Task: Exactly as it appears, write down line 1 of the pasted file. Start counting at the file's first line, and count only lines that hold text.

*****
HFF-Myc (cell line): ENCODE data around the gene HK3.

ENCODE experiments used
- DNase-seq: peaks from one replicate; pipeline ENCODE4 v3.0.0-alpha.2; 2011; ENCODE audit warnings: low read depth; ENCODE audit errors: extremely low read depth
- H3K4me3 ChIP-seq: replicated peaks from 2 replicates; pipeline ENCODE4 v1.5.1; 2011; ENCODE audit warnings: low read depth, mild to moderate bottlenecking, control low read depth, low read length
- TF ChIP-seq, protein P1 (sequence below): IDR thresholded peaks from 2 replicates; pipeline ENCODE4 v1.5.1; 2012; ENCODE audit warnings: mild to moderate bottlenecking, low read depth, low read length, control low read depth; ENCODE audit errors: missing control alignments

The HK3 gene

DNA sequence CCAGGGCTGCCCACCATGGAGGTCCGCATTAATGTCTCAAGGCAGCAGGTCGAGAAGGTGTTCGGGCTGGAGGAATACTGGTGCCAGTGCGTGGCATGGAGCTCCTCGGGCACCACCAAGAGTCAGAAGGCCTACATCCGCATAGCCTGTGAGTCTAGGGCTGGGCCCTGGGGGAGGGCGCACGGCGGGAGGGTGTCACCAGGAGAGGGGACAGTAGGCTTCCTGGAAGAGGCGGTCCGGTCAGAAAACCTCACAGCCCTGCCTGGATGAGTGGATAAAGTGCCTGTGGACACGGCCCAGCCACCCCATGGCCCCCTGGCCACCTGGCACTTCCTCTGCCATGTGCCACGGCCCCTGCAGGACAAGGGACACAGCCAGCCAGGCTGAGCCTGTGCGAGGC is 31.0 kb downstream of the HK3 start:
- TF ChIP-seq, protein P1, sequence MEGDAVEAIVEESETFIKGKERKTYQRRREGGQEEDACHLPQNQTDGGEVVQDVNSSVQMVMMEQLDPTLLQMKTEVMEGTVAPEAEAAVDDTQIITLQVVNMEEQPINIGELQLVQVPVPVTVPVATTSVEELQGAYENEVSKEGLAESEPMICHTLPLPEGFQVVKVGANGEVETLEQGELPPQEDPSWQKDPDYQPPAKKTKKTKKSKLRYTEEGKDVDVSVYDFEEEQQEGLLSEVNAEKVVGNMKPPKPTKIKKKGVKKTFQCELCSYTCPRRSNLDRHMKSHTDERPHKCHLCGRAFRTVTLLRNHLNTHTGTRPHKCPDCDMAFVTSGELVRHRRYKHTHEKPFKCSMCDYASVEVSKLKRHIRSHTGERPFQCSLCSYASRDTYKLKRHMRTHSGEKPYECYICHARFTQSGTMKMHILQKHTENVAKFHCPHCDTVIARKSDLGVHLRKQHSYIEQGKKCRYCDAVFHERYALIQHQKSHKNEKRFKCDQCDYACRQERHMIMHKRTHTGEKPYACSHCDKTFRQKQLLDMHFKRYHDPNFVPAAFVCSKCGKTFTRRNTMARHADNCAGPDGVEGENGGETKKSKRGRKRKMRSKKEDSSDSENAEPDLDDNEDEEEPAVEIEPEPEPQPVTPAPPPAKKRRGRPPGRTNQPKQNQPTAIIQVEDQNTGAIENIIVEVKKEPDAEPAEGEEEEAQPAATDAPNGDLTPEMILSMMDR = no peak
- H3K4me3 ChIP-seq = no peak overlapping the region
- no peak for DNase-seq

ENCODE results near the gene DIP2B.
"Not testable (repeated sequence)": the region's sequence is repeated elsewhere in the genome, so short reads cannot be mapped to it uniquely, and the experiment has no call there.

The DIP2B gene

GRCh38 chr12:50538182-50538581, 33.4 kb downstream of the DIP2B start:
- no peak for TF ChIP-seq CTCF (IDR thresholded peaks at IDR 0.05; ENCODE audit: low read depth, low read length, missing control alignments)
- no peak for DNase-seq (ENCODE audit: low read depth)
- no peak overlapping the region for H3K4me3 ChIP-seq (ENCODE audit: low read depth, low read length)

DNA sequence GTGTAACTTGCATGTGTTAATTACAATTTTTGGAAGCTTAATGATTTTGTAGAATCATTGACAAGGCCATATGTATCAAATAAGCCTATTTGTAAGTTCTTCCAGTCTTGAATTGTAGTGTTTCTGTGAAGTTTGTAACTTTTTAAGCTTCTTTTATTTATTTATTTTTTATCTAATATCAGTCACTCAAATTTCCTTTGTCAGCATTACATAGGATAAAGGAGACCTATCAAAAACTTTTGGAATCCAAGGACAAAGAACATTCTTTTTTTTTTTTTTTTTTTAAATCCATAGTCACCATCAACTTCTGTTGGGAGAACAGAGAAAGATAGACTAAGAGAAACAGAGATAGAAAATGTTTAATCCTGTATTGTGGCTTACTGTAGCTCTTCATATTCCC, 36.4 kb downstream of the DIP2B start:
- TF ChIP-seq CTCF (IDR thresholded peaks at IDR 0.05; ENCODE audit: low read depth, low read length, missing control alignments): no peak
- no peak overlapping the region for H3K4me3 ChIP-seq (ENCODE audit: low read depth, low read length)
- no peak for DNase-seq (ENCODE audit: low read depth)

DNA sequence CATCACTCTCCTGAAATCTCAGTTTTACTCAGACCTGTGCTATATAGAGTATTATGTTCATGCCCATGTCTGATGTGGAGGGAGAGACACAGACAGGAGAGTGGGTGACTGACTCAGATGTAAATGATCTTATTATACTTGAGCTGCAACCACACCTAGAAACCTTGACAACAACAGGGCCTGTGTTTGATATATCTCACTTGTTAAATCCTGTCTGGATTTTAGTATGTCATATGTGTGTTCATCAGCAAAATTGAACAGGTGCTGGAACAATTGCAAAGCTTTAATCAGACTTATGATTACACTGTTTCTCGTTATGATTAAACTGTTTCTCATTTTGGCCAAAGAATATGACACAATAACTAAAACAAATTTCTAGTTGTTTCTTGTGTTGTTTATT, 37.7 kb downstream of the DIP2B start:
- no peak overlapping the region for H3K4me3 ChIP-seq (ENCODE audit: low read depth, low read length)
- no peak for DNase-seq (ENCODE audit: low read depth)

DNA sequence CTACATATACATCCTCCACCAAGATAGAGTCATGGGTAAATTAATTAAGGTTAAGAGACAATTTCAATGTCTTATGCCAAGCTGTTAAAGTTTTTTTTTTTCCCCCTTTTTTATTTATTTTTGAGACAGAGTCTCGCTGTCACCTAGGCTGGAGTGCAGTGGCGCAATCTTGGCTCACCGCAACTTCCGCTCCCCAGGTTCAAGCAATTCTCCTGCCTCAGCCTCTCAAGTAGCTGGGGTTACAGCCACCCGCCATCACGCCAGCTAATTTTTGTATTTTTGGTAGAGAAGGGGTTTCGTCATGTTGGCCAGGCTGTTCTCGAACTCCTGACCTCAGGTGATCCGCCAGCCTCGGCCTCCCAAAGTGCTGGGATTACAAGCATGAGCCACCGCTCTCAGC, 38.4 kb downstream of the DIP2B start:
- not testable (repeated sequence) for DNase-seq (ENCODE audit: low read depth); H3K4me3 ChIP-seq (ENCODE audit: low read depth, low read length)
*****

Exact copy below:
HFF-Myc (cell line): ENCODE data around the gene HK3.